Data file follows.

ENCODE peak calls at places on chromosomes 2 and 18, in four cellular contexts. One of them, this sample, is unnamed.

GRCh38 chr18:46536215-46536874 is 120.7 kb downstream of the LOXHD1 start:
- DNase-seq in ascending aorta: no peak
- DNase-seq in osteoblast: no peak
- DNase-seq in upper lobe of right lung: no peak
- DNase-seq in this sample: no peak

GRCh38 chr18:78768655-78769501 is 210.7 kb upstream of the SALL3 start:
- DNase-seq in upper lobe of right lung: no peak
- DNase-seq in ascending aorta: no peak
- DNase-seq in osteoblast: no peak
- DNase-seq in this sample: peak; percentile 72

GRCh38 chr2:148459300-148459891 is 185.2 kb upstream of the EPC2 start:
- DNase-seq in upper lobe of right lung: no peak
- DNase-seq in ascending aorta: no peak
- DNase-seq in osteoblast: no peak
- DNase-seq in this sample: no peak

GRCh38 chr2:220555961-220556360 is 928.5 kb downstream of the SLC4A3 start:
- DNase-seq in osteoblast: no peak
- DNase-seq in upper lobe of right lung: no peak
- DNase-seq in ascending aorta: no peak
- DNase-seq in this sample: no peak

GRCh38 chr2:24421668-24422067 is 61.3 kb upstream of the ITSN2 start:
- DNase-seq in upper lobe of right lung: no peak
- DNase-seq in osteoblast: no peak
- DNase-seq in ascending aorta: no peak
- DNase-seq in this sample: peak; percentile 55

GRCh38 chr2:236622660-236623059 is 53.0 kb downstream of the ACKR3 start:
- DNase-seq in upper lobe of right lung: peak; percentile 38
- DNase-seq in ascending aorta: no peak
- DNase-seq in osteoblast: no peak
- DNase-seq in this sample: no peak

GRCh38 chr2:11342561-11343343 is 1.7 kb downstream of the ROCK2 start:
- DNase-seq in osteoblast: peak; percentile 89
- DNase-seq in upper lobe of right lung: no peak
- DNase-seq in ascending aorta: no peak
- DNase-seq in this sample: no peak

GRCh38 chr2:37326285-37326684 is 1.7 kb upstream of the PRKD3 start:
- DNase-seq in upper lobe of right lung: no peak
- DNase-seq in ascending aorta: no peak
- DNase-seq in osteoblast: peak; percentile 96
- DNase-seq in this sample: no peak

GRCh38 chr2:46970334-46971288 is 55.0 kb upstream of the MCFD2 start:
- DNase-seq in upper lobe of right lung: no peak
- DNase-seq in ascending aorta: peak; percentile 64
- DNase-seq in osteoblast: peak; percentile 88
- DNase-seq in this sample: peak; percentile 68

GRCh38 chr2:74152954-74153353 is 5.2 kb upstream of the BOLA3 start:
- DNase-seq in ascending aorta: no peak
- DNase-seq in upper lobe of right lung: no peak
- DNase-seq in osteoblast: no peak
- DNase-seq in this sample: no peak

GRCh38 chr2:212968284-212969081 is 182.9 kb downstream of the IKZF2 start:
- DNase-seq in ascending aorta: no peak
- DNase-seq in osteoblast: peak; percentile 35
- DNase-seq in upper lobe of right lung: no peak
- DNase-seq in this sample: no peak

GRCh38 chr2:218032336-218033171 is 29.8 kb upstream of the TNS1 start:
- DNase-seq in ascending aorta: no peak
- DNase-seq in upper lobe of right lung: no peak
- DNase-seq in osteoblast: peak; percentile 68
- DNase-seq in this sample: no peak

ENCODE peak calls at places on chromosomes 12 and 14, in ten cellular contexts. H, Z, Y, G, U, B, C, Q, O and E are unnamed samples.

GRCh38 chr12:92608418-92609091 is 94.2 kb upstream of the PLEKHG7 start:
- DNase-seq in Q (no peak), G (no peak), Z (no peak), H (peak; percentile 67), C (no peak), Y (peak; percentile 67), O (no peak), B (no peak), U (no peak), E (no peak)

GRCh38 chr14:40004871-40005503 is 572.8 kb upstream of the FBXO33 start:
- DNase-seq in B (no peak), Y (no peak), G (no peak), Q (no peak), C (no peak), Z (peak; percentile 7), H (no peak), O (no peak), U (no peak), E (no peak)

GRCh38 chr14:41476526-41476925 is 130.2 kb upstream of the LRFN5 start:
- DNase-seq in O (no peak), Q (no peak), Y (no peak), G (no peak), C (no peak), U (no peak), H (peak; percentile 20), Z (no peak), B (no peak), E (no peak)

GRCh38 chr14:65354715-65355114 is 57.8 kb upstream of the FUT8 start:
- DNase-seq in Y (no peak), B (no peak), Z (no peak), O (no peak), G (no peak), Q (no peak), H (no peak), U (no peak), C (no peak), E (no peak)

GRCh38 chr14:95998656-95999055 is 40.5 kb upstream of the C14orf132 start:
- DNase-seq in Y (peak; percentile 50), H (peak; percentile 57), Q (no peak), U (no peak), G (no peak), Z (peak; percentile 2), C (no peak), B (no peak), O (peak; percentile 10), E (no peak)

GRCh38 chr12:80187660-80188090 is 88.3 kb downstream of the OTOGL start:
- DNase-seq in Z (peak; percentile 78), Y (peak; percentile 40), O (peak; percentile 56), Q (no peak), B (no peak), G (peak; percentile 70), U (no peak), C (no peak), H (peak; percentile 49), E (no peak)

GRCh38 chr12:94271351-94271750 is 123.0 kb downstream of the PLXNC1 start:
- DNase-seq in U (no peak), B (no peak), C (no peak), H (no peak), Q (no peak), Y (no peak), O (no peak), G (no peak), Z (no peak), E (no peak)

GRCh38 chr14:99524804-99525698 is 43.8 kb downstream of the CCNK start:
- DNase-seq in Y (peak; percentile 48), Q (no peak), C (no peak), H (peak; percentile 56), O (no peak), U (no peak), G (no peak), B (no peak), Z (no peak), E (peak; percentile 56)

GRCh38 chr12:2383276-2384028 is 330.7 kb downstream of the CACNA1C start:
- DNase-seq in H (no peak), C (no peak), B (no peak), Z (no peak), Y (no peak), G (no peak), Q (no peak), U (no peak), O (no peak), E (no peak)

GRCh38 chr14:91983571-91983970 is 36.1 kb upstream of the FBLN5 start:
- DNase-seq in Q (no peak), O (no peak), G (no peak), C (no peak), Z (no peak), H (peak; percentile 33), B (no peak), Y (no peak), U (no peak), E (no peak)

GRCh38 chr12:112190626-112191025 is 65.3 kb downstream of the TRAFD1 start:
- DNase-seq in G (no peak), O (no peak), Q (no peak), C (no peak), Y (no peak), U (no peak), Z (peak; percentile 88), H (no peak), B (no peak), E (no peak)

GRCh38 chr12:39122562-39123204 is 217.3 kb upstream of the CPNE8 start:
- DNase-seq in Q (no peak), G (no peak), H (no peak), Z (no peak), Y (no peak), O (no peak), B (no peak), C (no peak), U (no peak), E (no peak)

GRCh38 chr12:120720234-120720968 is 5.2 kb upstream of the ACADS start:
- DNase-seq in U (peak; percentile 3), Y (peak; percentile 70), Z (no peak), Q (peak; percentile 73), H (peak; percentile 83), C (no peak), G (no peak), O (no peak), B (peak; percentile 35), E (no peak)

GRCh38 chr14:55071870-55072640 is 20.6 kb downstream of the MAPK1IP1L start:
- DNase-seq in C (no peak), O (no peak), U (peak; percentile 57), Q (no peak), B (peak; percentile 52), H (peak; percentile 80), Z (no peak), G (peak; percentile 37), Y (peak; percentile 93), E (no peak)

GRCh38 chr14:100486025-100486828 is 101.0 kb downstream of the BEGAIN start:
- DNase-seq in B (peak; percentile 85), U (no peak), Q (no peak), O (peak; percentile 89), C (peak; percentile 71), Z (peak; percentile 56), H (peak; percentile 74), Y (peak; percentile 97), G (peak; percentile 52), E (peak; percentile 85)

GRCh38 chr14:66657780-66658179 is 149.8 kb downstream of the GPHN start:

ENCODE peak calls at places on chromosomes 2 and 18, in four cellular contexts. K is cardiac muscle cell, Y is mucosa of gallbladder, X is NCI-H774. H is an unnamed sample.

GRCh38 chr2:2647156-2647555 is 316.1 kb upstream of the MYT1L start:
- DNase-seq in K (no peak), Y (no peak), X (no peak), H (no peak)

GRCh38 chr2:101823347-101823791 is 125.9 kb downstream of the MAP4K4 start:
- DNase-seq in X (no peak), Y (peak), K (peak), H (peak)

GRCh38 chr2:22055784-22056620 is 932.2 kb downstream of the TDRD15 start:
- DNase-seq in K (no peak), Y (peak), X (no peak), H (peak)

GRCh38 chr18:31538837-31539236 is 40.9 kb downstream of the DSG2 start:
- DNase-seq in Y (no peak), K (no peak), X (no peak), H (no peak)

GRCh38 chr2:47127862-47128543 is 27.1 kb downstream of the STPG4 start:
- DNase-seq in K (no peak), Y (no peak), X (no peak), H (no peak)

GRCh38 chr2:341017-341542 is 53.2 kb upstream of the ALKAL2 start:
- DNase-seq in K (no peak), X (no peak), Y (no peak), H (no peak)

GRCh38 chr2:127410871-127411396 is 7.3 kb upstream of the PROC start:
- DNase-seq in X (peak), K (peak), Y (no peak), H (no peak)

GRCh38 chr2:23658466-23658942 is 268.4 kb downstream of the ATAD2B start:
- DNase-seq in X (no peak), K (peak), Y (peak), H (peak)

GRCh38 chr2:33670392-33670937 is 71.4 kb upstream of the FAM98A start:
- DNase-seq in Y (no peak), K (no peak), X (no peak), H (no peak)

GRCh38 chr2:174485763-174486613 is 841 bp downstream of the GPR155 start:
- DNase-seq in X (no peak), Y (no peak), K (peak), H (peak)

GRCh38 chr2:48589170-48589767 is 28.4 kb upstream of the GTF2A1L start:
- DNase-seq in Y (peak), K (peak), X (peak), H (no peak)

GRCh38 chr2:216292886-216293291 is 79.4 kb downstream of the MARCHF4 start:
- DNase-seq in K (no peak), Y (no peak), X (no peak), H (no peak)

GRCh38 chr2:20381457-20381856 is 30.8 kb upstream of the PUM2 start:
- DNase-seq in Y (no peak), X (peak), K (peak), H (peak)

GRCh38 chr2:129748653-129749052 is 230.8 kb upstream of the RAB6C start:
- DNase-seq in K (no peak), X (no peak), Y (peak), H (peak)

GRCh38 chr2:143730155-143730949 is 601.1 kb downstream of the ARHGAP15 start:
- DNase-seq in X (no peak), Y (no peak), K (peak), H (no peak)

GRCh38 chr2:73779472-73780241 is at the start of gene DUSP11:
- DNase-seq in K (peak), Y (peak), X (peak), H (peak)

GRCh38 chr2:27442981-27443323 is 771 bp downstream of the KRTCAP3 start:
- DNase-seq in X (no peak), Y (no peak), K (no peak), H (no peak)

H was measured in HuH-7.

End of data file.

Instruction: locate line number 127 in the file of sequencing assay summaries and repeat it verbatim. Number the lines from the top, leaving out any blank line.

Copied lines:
GRCh38 chr2:27442981-27443323 is 771 bp downstream of the KRTCAP3 start: